Eyes on communication: A Delphi study to reach consensus on clinical practice guidelines for eye-gaze control technology for people with cerebral palsy

  • Petra Karlsson (Speaker)
  • Griffiths, T. (Speaker)
  • Elegast Monbaliu (Contributor)
  • Michael T. Clarke (Contributor)
  • Kate Himmelmann (Contributor)
  • Saranda Bekteshi (Contributor)
  • Abigail Allsop (Keynote speaker)
  • René Pereskeles (Speaker)
  • Claire Galea (Contributor)
  • Margaret Wallen (Speaker)

Activity: Talk or presentation typesOral presentation


Background and Objective(s) - Limited literature exists to guide clinical decisions
about trialling, selecting, implementing and evaluating eye-gaze control technology. This study aimed to build stakeholder consensus to
inform the content of clinical practice guidelines.

Study Participants & Setting - One hundred and twenty-six participants completed Round 1 of the survey. Participants came from 17 countries (38% from UK), including clinicians (71%), educators (11%), family (10%), and people with cerebral palsy (2%).

Materials/Methods - A 3-round online Delphi survey was developed and circulated using a snowball sampling, in consultation with an international Stakeholder Advisory Panel which included people with cerebral palsy and their families. Round 1 invited responses to 6 questions seeking information to inform clinical practice guidelines. Responses were coded thematically, and themed statements sent to participants in Round 2 for rating the importance of their inclusion in these guidelines. Items were retained for Round 3 if ≥70% of respondents rated them as “of critical importance”, and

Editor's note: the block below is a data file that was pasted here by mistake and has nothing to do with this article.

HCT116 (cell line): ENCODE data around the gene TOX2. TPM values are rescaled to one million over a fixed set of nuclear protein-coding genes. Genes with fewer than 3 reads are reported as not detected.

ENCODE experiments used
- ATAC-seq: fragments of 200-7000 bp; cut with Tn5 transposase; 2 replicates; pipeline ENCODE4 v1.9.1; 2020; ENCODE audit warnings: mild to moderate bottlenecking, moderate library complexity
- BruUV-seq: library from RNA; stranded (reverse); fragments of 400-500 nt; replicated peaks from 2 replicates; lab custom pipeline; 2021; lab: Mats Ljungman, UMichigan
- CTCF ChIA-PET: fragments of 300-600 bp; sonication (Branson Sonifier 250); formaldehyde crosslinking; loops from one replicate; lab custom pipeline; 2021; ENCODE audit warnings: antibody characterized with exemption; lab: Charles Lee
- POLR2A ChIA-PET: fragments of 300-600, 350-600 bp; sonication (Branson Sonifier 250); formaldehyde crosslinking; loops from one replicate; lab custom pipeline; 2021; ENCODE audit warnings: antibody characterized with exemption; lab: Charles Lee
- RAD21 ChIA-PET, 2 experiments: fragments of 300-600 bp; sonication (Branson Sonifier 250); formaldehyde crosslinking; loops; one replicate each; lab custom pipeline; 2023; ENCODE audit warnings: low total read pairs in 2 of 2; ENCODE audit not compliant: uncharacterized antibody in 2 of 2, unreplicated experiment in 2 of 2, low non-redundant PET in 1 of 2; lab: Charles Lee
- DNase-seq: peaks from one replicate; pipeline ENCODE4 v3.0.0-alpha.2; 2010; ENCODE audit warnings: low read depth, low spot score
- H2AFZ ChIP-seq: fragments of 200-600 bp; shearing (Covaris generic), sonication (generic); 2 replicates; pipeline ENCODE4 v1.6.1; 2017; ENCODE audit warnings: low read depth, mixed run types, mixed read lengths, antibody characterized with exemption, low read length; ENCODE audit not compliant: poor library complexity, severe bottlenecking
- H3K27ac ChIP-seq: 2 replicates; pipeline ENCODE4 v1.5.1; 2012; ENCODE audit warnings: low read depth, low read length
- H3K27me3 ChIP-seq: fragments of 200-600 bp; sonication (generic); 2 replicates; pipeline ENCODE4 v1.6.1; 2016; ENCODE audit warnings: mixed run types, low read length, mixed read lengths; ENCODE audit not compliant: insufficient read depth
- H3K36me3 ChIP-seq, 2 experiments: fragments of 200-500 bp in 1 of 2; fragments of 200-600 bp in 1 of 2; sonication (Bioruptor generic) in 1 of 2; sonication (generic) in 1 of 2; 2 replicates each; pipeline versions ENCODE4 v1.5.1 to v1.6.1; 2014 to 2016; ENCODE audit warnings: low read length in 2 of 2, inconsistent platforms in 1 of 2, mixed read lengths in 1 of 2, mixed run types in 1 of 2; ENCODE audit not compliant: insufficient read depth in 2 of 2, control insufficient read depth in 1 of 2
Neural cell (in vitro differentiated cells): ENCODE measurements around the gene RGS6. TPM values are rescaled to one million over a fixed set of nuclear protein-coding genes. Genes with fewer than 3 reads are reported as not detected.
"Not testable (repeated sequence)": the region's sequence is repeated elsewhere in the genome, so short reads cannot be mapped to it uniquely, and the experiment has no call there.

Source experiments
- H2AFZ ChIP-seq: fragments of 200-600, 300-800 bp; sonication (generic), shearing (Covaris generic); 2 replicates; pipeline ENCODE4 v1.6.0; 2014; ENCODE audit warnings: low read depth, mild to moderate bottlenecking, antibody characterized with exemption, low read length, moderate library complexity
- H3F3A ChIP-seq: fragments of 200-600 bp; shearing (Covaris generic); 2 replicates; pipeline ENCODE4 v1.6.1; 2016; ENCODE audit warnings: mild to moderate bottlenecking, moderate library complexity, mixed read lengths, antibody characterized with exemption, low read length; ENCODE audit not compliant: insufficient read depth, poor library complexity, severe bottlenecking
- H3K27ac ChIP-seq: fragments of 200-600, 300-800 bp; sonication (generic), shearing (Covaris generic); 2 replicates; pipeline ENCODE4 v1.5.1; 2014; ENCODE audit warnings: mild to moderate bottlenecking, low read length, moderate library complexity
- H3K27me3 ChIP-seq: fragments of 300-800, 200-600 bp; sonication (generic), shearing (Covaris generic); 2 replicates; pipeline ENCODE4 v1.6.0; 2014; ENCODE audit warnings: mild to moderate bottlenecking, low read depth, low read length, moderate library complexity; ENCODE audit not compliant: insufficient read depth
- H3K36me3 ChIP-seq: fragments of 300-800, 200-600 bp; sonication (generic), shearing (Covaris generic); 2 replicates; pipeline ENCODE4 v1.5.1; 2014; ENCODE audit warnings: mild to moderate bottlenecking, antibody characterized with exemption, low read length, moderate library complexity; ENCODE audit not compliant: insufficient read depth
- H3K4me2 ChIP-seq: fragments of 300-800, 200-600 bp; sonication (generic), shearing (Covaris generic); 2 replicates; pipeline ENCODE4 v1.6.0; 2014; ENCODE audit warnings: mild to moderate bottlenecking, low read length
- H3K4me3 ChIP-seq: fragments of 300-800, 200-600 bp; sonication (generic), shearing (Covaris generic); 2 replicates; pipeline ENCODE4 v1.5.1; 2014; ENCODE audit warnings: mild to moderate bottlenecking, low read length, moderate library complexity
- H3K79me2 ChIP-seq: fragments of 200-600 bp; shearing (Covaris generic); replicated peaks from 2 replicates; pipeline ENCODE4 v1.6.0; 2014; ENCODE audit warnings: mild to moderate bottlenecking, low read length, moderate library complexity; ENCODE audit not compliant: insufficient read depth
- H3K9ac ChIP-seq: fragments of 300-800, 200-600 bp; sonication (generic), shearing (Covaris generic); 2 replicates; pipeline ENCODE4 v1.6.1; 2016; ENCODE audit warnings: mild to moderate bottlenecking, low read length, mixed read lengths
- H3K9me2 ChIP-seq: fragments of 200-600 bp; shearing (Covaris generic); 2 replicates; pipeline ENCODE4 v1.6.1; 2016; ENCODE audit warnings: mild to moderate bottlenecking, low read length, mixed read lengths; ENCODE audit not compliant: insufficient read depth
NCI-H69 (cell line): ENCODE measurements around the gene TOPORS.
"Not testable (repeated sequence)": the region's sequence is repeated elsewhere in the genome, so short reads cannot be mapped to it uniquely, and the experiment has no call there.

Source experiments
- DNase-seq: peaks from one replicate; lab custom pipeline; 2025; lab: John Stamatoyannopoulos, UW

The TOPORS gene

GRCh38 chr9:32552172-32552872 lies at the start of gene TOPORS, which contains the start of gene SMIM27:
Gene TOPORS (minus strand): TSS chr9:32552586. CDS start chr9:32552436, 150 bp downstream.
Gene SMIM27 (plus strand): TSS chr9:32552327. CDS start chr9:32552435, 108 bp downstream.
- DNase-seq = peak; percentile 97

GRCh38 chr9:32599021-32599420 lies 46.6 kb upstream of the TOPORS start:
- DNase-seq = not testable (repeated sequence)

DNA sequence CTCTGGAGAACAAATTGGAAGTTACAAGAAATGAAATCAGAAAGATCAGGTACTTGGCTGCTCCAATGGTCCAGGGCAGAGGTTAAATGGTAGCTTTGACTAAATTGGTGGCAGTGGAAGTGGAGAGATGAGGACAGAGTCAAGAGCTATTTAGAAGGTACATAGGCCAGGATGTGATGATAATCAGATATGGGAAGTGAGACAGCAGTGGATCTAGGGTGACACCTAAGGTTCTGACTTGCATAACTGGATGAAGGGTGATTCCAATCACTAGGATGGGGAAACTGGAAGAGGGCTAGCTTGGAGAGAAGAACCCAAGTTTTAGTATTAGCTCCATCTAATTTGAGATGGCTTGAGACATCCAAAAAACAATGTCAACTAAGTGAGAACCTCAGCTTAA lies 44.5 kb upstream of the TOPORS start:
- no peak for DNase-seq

Results - Over the 6 questions 1,995 codable units were derived; resulting in 148 codes. The most frequent responses were:
- Eye-gaze control technology should be trialled with people of any age and skill level
- At assessment, it is important to establish the availability of support and demonstrate use of eye-gaze control technology
- Training for the user, family and other supporting staff is critical in carrying out a device trial
- Practice is best in frequent, short sessions
- Goal Attainment Scaling is recommended to measure outcomes

Conclusion/Significance - Outcomes of this project can inform the process of selecting and implementing eye-gaze control technology, and help define skills and resources required to support a person with cerebral palsy to use eye-gaze technology for communication, play, learning and participation.
Period9 Sept 2019
Event titleCommunication Matters: International Conference 2019
Event typeConference
LocationLeeds, United KingdomShow on map
Degree of RecognitionInternational